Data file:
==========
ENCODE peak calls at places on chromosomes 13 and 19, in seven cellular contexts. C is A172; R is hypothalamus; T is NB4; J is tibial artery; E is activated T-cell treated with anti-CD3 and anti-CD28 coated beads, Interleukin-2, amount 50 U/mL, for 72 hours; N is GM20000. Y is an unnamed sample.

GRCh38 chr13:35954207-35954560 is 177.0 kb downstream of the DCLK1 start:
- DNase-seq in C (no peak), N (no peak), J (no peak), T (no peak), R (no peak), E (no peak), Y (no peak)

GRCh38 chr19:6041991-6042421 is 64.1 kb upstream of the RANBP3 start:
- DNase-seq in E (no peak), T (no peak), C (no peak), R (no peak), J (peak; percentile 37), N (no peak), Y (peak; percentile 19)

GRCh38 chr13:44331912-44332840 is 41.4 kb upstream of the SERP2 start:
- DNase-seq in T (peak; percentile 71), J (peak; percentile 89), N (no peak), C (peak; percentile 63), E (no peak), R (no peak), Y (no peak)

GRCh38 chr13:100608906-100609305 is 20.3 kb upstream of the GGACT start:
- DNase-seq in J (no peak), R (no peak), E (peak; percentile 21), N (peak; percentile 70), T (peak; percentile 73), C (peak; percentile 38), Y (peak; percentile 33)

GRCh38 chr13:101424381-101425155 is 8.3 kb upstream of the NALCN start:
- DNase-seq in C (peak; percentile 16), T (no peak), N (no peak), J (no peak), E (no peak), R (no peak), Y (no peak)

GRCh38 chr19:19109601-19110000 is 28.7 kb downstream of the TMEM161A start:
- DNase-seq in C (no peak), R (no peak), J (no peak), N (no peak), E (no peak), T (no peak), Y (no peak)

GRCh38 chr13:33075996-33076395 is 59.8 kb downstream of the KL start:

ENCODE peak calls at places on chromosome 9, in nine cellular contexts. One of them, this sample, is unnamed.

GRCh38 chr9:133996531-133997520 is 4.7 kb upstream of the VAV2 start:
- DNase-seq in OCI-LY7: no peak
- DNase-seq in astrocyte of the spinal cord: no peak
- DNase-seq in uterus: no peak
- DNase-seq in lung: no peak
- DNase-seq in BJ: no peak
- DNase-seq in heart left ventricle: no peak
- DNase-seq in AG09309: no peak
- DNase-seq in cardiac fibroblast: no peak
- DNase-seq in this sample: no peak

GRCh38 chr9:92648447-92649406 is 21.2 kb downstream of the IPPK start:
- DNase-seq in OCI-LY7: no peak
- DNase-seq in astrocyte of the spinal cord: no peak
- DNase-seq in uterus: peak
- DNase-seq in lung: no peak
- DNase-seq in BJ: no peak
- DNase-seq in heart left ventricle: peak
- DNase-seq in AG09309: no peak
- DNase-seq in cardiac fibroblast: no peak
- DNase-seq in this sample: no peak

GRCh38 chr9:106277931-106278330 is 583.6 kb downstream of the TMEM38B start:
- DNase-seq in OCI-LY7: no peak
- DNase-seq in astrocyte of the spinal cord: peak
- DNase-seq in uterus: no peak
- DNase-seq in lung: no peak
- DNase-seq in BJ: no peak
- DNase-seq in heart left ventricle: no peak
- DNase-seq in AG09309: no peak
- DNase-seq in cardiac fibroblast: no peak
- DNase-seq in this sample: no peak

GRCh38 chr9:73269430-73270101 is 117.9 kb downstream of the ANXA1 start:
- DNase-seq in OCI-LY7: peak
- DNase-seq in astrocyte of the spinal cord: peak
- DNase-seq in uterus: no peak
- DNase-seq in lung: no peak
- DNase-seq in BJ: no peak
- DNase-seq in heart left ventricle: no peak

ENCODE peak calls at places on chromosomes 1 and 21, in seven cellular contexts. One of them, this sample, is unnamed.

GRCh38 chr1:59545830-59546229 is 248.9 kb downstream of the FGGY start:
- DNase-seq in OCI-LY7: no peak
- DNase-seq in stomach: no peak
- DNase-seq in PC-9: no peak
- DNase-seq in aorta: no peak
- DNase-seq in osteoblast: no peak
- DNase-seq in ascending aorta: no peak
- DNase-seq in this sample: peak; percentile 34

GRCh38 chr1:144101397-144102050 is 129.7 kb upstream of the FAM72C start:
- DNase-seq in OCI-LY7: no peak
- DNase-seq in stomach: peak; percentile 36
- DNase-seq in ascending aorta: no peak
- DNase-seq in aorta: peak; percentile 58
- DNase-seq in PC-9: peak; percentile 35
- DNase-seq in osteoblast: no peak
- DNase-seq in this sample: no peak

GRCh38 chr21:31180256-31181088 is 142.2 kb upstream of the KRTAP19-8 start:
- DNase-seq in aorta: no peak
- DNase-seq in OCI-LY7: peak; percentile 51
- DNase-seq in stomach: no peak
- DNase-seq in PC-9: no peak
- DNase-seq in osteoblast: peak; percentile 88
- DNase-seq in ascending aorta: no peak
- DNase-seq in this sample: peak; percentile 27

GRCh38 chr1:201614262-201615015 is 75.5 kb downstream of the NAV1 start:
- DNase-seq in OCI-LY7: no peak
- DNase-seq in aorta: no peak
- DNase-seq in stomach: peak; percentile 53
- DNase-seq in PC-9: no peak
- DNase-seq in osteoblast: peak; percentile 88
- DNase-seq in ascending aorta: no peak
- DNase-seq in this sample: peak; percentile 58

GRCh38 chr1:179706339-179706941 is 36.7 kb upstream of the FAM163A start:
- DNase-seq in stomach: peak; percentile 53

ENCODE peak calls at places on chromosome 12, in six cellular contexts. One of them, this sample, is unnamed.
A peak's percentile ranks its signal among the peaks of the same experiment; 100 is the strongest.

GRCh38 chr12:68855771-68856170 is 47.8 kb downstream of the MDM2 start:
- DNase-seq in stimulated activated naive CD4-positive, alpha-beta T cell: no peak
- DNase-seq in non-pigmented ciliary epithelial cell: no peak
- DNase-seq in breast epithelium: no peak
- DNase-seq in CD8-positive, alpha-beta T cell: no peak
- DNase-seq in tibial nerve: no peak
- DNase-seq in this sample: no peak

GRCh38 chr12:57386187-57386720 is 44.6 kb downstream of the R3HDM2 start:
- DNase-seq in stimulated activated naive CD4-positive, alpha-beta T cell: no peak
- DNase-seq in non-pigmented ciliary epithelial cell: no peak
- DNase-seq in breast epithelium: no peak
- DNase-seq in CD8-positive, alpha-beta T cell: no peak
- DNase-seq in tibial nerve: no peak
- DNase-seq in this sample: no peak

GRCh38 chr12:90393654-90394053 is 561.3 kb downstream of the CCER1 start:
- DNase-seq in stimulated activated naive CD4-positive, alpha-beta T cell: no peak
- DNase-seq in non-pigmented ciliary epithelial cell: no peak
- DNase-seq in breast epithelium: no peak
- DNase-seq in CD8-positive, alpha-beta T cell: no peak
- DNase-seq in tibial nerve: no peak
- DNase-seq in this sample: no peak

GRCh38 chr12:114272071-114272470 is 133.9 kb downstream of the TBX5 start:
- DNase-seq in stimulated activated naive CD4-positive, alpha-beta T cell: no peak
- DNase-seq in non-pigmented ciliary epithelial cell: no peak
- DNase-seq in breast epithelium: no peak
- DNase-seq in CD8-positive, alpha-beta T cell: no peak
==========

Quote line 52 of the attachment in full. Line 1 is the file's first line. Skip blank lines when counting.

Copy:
- DNase-seq in heart left ventricle: no peak